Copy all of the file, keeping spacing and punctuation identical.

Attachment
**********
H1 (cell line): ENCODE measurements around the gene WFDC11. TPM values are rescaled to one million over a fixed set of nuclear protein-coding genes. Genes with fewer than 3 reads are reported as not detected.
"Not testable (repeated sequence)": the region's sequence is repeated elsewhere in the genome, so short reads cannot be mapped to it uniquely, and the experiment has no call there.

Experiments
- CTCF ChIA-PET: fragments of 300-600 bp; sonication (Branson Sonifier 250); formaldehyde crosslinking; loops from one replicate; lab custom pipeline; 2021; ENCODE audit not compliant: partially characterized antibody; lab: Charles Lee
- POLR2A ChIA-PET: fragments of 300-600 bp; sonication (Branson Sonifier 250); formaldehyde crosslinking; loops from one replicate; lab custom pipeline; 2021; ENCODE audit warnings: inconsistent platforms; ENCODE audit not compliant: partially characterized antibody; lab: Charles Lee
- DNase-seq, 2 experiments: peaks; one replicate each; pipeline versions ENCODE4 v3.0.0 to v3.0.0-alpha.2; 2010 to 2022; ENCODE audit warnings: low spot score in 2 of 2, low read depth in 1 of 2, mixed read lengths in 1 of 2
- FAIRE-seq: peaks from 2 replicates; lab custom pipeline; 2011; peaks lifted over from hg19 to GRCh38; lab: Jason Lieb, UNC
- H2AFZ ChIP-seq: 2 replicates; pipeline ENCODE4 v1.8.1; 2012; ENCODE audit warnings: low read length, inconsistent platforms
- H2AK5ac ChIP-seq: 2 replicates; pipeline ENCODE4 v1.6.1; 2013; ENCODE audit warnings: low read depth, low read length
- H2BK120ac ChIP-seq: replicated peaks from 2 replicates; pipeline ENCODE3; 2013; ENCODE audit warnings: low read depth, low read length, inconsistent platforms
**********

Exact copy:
H1 (cell line): ENCODE measurements around the gene WFDC11. TPM values are rescaled to one million over a fixed set of nuclear protein-coding genes. Genes with fewer than 3 reads are reported as not detected.
"Not testable (repeated sequence)": the region's sequence is repeated elsewhere in the genome, so short reads cannot be mapped to it uniquely, and the experiment has no call there.

Experiments
- CTCF ChIA-PET: fragments of 300-600 bp; sonication (Branson Sonifier 250); formaldehyde crosslinking; loops from one replicate; lab custom pipeline; 2021; ENCODE audit not compliant: partially characterized antibody; lab: Charles Lee
- POLR2A ChIA-PET: fragments of 300-600 bp; sonication (Branson Sonifier 250); formaldehyde crosslinking; loops from one replicate; lab custom pipeline; 2021; ENCODE audit warnings: inconsistent platforms; ENCODE audit not compliant: partially characterized antibody; lab: Charles Lee
- DNase-seq, 2 experiments: peaks; one replicate each; pipeline versions ENCODE4 v3.0.0 to v3.0.0-alpha.2; 2010 to 2022; ENCODE audit warnings: low spot score in 2 of 2, low read depth in 1 of 2, mixed read lengths in 1 of 2
- FAIRE-seq: peaks from 2 replicates; lab custom pipeline; 2011; peaks lifted over from hg19 to GRCh38; lab: Jason Lieb, UNC
- H2AFZ ChIP-seq: 2 replicates; pipeline ENCODE4 v1.8.1; 2012; ENCODE audit warnings: low read length, inconsistent platforms
- H2AK5ac ChIP-seq: 2 replicates; pipeline ENCODE4 v1.6.1; 2013; ENCODE audit warnings: low read depth, low read length
- H2BK120ac ChIP-seq: replicated peaks from 2 replicates; pipeline ENCODE3; 2013; ENCODE audit warnings: low read depth, low read length, inconsistent platforms